Nine months after publication, it was time for me to move on and do something else. In my Hartford home, I packed up the assorted records and mementos of eighteen years of Connecticut journalism. In doing so, I came upon a 1970 letter that reminded me of why I felt satisfied with my book even though its tangible impact remained so elusive.
The letter came from Russell Baker, the New York Times columnist. About to begin my professional career, I had written him of my admiration from afar for a caustic column he had written on the then-raging Vietnam War. I suggested that such efforts doubtless had a considerable public impact, though they perhaps fostered pressure from his Times superiors not to write in such strong terms. By return mail, he explained that he could not craft his work worrying about such factors. "It is neither public nor pressure that determines the character of a column in the long run," he advised. "Simply, you write the only kind of column you can write."
NOTES AND SOURCES
Ran as its... "Newspapers Are Not Immune To Criticism, But...,"Courant, Sept- 15,1987.
Refused to publish... "Spiked Again/Courant Won't Print Author's Reply to Editorial, "Journal Inquirer, Sept- 25, 1987.
Falsely claimed that ... Connecticut Magazine, November i987: "Dennis Schain, communications manager for the Courant, explains the decision this way: 'In this case, we were the subject of the story [in the book] and we don't see any purpose in printing a response to our response.' He adds that the paper has received no other letters about the editorial and no calls to its 'reader representative,' Henry McNulty. 'I think that shows how much people care about all this,' says Schain. " Yet the January 1988 issue of Connecticut contained letters from readers who said that they had actually sent letters to the Courant, which were never published.
Pressured broadcasters not... "A Book They Can't Put Down," Hartford Advocate, Dec. 28, 1987; see also Dennis Schain letters to Cynthia Bercowetz and United Cable, Oct. 14, I987.
The Courant's response... "Spiked Affair Shows. a Newspaper That Can't Bear Scrutiny, "Journal Inquirer, Sept. 28, 1987.
My vindication received…The broadcasts, not counting reruns, included WVIT-TV. Sept. 16; WVIT-TV, Sept. 20; WFSB-TV, Sept. 21; and Connecticut Public Television, Oct. 2, 1987.
The Journal Inquirer…"Courant Knew Its Claim of Pulitzer for Him Was Wrong, Ex-Editor Says," Journal Inquirer, Oct. 5, 1987.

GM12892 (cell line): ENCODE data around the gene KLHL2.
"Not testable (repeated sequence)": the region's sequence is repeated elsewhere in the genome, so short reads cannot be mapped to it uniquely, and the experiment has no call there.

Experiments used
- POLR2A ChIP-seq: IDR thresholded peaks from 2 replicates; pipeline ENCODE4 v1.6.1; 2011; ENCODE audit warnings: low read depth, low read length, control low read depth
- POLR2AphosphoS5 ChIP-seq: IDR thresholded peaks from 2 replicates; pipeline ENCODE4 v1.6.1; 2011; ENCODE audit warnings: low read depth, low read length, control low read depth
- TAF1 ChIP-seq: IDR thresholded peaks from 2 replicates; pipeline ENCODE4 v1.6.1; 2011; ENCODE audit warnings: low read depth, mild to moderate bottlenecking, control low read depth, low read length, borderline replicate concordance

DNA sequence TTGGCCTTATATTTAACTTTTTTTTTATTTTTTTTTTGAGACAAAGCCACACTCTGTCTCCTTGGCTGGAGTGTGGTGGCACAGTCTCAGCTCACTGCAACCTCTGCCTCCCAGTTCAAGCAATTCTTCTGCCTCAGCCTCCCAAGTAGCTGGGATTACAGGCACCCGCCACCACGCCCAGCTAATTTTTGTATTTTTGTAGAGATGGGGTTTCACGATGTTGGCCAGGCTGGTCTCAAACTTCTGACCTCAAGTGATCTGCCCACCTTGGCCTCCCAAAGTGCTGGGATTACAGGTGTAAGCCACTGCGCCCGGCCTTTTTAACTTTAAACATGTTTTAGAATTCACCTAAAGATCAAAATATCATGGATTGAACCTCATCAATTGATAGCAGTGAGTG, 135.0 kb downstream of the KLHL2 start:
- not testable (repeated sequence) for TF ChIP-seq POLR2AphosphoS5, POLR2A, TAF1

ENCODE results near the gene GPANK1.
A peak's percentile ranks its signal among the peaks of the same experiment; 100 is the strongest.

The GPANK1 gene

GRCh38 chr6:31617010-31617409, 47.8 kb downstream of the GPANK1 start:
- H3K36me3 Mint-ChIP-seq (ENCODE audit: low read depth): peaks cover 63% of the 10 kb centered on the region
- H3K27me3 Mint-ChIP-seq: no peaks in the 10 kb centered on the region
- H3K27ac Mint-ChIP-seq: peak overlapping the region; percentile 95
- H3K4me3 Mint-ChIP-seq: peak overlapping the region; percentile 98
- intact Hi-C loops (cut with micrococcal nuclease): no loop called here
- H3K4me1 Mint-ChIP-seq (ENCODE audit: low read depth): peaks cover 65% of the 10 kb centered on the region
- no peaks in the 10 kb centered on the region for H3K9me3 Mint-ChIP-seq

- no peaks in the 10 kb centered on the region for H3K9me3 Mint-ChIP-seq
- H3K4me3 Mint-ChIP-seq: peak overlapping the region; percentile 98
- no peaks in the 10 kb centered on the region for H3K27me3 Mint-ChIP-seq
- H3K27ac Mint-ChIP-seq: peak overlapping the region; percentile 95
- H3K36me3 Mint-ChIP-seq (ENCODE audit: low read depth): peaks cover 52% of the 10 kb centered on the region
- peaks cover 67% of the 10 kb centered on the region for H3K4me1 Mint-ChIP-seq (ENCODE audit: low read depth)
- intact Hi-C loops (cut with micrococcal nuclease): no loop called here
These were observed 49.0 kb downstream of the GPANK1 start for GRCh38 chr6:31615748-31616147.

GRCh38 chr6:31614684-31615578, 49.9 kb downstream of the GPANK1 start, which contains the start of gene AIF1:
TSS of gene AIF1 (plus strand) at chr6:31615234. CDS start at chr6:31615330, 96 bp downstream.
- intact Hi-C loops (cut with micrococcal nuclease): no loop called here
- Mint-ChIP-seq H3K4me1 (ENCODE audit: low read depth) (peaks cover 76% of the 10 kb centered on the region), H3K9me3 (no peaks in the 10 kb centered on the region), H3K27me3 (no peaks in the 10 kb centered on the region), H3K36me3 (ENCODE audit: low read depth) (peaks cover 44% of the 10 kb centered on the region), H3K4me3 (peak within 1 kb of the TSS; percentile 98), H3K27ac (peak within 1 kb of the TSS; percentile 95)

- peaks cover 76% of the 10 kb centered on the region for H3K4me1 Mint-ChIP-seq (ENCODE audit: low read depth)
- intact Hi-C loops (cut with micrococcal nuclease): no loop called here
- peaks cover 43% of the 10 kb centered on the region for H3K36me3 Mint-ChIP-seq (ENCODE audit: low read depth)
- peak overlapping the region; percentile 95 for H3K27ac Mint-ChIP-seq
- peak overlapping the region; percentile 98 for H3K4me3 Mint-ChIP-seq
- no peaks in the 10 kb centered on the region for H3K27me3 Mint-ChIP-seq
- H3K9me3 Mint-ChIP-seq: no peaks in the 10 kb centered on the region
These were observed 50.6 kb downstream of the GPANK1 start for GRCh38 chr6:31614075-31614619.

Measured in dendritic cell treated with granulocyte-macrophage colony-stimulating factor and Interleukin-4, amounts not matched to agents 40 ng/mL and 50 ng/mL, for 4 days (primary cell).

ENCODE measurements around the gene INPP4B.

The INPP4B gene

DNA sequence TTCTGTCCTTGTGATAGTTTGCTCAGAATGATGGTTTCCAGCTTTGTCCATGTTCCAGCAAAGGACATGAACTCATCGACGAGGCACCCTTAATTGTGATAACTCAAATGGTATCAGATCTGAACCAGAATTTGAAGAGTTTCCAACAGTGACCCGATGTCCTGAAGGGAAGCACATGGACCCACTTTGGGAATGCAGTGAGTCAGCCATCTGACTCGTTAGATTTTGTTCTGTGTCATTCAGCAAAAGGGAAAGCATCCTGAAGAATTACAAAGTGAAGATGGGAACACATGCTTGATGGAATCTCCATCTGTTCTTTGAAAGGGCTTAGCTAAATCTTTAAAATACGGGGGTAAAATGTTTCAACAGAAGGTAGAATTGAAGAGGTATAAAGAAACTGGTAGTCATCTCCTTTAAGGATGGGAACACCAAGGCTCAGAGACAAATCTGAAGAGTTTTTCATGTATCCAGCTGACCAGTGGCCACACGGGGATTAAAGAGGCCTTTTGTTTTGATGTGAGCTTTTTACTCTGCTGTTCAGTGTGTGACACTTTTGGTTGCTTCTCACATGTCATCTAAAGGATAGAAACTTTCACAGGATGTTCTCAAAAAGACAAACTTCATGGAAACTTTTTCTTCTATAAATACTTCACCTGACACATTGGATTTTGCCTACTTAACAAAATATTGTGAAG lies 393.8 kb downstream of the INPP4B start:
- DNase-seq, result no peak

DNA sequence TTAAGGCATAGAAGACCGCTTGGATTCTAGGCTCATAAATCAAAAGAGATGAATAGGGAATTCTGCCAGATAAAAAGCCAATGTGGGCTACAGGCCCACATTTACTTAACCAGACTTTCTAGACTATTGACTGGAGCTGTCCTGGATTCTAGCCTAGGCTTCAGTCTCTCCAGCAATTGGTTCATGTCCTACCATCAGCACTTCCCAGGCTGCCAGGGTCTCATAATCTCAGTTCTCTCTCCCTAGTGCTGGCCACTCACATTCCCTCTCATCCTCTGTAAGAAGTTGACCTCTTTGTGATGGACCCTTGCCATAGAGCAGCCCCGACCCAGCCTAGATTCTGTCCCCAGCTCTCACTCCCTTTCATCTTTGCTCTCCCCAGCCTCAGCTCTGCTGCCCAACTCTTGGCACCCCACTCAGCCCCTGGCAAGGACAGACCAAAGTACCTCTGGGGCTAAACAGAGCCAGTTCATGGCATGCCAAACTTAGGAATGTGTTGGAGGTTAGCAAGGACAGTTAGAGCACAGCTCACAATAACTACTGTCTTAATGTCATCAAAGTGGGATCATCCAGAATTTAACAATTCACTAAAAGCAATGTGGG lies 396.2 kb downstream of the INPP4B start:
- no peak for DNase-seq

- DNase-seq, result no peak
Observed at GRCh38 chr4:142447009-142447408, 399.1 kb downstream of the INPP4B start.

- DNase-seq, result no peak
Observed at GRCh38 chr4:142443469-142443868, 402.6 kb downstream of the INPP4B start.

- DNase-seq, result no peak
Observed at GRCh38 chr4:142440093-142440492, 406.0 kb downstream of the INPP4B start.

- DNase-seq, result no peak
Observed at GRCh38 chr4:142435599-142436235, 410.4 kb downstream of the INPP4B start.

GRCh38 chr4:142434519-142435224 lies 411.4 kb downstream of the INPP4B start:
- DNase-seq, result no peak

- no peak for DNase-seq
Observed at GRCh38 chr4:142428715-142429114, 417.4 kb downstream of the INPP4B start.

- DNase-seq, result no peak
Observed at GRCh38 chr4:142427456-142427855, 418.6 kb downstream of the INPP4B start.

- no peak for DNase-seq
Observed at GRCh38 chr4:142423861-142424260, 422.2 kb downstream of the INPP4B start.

These were in…"Former Reporter's Spite Takes Swipe in 'Spiked, "' USA TODAY, Nov. 5, I987; "'Spiked': Barking Up the Wrong Tree," Middletown Press, Sept. 17, 1987.
Spiked was excerpted…November 1987, Yankee; 1987 National Ethics Report of the Society of Professional Journalists.
Both the right-wing…"The Paper Chase," The New American, Oct. 12, 1987; "Local Papers and the Truth in Chains, "In These Times, Oct- 7-13, 1987.
The New York Times…"Editor Assails Critical Book as a 'Grudge,"' New York Times, Sept. 6, 1987; "Tear Down the Journalism Clubhouse," The Quill, October 1987; "Spiked in Hartford," Washington Journalism Review, November 1987; "Spreading the Blame," The Quill, December 1987; and "Courant Events," Columbia Journalism Review, January/February i988. All but the articles in the Times and Washington Journalism Review prompted letters-to-the-editor that were published.
In a scantily researched…According to statements made Sept. 4, 1984, to the author and Peregrine Press President Barry Hildebrandt, Times media reporter Alex Jones received his review copy that day. It was a Friday, the day of his deadline for his Sunday piece and eight days after the book became physically available in Hartford. Nine months later, he told the author that he had probably read some chapters from another copy before that day, though he said he was not absolutely sure.
It disregarded normal…The Times said of the bridge stories, "Mr. Davies defended the articles as 'a fine piece of investigative reporting' and noted [emphasis added] that a state investigation later corroborated The Courant's findings and that several of the inspectors were dismissed." Normal journalistic practice would be to write that "Davies ... said" since the word "noted" implies that the Times believed his comments to be true. In fact, only two inspectors were dismissed. State officials disputed a variety of the newspaper's findings. Jones declined to reexamine the situation despite repeated requests by the author. The Times story, characterized to the author by Village Voice columnist Nat Hentoff as having "a typical pro-management slant," had considerable importance for the book because it was the first national treatment. It was for weeks the only one widely available outside of Connecticut.
During Congressional hearings. . ."Television Network Mergers," House Subcommittee on Telecommunications and Finance, Serial No. 100-26, April 28 to 30, 1987.
The ombudsman-who…The ombudsman never addressed the book and the issues it raised in his column, as of this writing ten months after publication.
On the other hand ... Giambattista vs. Hartford Courant, No. 327999, Hartford-New Britain Superior Court. See also, "What's Black and White and Redlined All Over?" Hartford Advocate, Jan. 25, 1988; "Trial to Proceed Against the Courant," Courant, Jan. 27, 1988; "Suit Over Firing to Go to Trial," Editor & Publisher, Feb- 13, 1988. The newspaper's management denied that its policy violated the law or public interest.
The letter came…Russell Baker letter to Andrew Kreig, May 15, 1970.